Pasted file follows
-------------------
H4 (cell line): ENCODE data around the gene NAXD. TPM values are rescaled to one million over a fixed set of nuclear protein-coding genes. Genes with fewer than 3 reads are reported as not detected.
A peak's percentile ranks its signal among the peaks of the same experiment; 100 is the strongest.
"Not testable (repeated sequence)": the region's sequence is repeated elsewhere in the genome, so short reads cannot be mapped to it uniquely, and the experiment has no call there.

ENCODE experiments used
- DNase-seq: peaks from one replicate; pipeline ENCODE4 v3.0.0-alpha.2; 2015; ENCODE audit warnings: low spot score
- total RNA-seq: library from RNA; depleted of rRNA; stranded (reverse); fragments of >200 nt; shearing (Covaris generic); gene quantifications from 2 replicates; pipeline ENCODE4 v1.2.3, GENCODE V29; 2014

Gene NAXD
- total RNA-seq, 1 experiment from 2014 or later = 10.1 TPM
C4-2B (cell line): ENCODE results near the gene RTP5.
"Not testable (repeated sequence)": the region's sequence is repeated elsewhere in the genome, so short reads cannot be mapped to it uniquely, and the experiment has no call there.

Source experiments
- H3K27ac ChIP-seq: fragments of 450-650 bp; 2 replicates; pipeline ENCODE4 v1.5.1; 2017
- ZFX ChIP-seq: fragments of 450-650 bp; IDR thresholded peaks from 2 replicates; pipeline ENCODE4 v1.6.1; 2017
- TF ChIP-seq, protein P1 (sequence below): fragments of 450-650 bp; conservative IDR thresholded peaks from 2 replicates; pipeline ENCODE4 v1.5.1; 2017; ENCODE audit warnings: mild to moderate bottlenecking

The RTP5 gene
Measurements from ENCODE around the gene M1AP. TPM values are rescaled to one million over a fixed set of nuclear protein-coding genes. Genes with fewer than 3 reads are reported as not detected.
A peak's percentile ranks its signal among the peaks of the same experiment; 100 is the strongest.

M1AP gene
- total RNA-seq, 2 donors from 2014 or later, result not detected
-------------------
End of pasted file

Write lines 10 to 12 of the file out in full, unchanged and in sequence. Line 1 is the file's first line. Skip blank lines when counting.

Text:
"Not testable (repeated sequence)": the region's sequence is repeated elsewhere in the genome, so short reads cannot be mapped to it uniquely, and the experiment has no call there.

Source experiments
- H3K27ac ChIP-seq: fragments of 450-650 bp; 2 replicates; pipeline ENCODE4 v1.5.1; 2017